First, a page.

This Is My Jam, a music site that allows users to share only one song at a time, will shut down after launching just four short years ago.

Founders Matt Ogle and Han Donovan announced on Sunday they will no longer run the site on their blog; however, the site will continue to live on.

In its current format, users select one track as their "jam," the song they play nonstop, personalize it and share with friends. Users can also listen to their friend's jams and follow others, which gives music lovers the opportunity to discovery new tracks and artists.

Although Ogle and Donovan could no longer keep their project going, users will still be able to preserve and celebrate their favorite songs since the site will now switch to a read-only archive in September.

Because This Is My Jam will be a read-only site, users will no longer be able to make posts, but a new archive will allow them to still explore and listen to jams, and all their profile data, such as their jams, will be exported into the new text format. This means users can see all posts (going as far back as when the site first opened), will be able to play these songs (as long as the link still works) and export their own jams as Spotify playlists.

"Think of it as the best record collection you've ever walked through," the founders write, "curated by some of the best tastemakers we know (aka you!)."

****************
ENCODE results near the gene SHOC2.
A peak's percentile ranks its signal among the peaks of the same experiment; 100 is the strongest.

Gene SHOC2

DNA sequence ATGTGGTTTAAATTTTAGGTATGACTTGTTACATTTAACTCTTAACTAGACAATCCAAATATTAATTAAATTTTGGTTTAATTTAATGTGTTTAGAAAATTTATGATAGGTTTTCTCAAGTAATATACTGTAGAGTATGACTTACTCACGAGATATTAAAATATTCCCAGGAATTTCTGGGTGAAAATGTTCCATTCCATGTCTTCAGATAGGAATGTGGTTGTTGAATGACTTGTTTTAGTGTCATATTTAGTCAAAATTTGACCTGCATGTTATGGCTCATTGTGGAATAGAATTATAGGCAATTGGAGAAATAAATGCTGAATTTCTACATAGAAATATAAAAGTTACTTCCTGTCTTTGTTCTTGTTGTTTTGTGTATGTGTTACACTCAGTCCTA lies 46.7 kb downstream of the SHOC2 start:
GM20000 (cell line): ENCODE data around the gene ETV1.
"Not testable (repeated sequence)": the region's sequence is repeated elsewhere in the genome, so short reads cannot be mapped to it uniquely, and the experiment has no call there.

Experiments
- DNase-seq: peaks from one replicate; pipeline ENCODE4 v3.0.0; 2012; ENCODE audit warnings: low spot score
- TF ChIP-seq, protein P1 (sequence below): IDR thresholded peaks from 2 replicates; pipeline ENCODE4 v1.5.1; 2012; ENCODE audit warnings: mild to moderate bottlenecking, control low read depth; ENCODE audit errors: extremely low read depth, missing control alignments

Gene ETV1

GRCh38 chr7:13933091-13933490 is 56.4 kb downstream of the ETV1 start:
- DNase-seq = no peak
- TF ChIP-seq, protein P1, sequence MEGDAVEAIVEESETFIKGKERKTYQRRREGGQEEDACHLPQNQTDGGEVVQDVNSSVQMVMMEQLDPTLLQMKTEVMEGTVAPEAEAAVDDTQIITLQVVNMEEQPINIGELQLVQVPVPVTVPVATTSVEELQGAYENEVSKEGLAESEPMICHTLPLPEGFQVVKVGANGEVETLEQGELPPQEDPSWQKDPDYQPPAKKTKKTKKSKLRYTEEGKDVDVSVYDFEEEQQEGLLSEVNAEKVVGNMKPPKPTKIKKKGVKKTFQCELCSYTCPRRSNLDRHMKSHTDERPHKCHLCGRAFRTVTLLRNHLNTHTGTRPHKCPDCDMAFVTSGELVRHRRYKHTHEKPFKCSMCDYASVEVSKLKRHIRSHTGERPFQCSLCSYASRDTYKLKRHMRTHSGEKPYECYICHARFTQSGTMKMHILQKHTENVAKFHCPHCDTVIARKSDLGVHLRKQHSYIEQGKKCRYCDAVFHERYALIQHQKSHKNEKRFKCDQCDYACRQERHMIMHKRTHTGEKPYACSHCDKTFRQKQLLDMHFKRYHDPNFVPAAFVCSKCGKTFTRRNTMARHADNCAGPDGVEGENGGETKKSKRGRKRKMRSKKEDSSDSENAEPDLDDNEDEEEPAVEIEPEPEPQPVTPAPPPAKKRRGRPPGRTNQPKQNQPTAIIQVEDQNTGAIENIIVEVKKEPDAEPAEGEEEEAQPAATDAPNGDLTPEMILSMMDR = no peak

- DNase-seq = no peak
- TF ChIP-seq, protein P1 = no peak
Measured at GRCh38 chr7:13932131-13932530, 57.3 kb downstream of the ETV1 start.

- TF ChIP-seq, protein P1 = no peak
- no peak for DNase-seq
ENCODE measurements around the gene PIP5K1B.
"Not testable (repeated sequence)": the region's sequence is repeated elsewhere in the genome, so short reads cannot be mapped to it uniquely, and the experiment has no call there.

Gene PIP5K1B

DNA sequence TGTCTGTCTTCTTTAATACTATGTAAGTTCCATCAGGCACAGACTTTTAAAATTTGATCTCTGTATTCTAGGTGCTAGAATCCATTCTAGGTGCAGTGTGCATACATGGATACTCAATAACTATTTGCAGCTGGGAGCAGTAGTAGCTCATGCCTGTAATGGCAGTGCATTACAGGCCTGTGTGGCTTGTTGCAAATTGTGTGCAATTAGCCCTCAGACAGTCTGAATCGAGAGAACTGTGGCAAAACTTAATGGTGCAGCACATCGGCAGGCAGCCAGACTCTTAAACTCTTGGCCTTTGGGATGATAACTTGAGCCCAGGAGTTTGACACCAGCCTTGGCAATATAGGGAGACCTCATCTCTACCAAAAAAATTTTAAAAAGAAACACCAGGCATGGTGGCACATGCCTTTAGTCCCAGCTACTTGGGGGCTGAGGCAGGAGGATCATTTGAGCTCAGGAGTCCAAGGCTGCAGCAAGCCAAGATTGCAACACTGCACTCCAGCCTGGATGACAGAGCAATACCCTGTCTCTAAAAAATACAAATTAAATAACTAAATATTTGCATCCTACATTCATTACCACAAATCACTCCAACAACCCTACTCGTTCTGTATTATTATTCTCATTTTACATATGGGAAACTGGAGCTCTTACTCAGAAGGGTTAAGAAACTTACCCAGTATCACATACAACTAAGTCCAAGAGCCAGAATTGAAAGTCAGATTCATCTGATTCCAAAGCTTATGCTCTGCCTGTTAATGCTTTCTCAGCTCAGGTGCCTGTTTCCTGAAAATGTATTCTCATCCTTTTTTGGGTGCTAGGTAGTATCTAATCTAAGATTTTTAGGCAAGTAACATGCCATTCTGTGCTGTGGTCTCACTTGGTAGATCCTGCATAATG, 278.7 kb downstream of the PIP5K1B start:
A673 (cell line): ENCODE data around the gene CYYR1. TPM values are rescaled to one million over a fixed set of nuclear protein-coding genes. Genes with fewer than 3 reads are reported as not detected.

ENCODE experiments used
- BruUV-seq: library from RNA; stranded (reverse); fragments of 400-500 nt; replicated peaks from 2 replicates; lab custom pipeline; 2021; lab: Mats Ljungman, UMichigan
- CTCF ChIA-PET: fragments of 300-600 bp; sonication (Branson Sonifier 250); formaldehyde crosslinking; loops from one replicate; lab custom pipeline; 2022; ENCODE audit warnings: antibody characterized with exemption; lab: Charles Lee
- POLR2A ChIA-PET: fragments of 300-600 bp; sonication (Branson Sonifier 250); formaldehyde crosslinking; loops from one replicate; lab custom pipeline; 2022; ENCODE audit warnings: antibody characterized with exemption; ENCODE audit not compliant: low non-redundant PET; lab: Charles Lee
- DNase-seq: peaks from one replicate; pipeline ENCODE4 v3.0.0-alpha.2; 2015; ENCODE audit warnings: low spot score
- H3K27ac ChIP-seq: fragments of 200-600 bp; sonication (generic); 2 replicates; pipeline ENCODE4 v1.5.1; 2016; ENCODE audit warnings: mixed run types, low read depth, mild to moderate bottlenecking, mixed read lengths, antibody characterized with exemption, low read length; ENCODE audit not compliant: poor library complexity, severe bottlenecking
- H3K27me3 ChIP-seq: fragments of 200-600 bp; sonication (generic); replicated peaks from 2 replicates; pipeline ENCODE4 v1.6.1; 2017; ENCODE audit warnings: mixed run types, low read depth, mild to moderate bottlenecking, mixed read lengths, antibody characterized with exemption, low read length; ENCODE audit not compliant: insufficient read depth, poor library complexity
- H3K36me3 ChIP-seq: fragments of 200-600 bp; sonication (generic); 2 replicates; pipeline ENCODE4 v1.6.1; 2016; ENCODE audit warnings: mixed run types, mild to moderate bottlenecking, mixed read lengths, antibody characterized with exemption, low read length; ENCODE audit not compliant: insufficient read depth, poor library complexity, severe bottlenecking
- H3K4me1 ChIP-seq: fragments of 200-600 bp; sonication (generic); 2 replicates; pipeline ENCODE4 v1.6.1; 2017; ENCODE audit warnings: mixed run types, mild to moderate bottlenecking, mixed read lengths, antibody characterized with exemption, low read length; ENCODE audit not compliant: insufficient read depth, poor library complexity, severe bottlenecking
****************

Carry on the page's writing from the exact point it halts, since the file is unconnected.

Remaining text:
Ogle and Donovan revealed they will put as much open source code on Github as they can for developers who want to play around.

The founders cite strict copyrights for embedded audio as one of the reasons why they will shut down the site, especially since the site inter-operates with YouTube, SoundCloud, The Hype Machine, Facebook and Twitter — just to name a few.

Since the site first launched in 2011, the music landscape has shifted, as music platforms have moved from the Web to apps, and more sophisticated licensing have presented yet another roadblock.

The founders have also taken on new jobs, Ogle joining the Spotify team, whereas Donovan will service as the Product Design Lead at Drip.

Of course, with new roles at their respected companies, it was only a matter of time before keeping up with the site and its challenges became too much to handle.

While users will still be able to access their favorite songs and likes, they can try out the mobile app Cymbal, an Instagram for music that allows users to post one song at a time.

Via: The Guardian

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